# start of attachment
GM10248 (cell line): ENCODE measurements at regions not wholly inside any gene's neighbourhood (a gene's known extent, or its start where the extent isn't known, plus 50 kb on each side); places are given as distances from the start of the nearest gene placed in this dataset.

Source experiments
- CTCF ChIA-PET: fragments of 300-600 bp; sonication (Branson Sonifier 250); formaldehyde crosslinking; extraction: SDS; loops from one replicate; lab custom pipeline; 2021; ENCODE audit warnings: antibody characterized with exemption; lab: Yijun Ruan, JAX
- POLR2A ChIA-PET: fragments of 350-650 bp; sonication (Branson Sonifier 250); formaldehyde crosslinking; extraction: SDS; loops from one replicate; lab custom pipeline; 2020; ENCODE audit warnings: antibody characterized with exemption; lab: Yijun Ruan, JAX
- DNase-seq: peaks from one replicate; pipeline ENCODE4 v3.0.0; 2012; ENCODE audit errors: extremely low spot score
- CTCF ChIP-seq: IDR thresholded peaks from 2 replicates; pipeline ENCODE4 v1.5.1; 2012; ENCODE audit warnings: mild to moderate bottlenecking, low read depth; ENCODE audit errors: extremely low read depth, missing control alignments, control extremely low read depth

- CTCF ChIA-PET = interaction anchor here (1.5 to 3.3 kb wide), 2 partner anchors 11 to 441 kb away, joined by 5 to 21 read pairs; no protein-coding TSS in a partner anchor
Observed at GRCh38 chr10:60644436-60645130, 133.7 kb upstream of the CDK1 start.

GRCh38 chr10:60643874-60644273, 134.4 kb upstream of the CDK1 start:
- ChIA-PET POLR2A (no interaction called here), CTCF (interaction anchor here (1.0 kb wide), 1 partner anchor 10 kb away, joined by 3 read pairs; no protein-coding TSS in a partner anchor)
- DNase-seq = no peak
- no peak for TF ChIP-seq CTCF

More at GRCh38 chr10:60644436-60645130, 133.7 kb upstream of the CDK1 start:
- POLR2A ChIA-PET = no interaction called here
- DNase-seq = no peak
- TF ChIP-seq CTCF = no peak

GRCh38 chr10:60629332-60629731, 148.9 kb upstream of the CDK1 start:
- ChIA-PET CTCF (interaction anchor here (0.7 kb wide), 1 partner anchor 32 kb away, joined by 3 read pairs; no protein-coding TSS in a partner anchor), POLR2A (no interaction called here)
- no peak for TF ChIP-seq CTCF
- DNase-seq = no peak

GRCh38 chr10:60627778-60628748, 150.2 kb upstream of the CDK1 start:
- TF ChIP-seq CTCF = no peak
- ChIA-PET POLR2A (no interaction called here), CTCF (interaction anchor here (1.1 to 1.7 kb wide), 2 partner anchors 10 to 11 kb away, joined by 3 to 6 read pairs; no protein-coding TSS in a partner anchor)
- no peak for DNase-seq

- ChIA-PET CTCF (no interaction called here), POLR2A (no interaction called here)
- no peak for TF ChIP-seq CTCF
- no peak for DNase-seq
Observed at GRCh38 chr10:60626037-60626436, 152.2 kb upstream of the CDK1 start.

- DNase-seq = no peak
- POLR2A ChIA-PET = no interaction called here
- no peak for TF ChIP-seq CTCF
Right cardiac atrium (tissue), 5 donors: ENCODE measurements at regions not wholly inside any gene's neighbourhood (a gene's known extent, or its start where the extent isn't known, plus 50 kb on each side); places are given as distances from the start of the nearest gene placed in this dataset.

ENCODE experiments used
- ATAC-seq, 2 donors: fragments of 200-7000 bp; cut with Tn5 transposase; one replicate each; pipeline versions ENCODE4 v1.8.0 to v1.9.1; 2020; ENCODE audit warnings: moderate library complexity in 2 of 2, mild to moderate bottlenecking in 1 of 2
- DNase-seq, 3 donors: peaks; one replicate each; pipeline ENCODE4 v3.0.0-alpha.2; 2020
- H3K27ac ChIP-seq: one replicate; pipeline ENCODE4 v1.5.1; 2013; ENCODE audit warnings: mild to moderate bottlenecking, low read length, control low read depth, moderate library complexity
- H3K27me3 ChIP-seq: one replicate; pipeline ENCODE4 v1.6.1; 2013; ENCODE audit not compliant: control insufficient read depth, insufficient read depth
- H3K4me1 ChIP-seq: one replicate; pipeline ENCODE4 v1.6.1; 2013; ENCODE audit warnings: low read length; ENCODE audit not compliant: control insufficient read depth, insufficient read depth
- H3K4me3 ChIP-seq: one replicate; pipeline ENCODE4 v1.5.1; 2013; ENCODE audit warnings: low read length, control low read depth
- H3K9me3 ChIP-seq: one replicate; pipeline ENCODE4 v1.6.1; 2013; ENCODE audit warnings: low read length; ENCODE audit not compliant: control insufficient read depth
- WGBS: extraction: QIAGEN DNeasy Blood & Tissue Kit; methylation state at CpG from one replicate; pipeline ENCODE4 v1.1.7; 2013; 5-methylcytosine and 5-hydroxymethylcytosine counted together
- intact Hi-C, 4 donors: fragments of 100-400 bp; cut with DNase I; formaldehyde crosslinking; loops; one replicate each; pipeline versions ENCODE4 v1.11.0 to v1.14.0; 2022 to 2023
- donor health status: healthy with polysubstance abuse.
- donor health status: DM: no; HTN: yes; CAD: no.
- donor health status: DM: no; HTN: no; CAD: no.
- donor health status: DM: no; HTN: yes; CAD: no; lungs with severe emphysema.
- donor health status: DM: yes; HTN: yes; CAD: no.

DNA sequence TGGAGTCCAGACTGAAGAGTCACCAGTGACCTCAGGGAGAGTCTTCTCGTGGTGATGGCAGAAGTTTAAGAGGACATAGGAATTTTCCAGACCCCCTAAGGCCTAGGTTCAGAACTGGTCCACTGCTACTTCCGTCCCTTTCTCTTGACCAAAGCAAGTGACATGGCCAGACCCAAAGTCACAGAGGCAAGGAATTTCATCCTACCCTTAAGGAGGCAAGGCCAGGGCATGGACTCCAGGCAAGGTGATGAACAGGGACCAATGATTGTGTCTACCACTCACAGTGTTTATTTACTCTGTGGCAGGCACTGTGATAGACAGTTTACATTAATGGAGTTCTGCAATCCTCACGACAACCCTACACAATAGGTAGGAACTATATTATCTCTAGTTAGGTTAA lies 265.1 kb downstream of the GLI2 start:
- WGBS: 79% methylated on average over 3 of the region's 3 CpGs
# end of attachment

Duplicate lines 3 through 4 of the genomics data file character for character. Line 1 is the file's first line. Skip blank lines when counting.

- CTCF ChIA-PET: fragments of 300-600 bp; sonication (Branson Sonifier 250); formaldehyde crosslinking; extraction: SDS; loops from one replicate; lab custom pipeline; 2021; ENCODE audit warnings: antibody characterized with exemption; lab: Yijun Ruan, JAX
- POLR2A ChIA-PET: fragments of 350-650 bp; sonication (Branson Sonifier 250); formaldehyde crosslinking; extraction: SDS; loops from one replicate; lab custom pipeline; 2020; ENCODE audit warnings: antibody characterized with exemption; lab: Yijun Ruan, JAX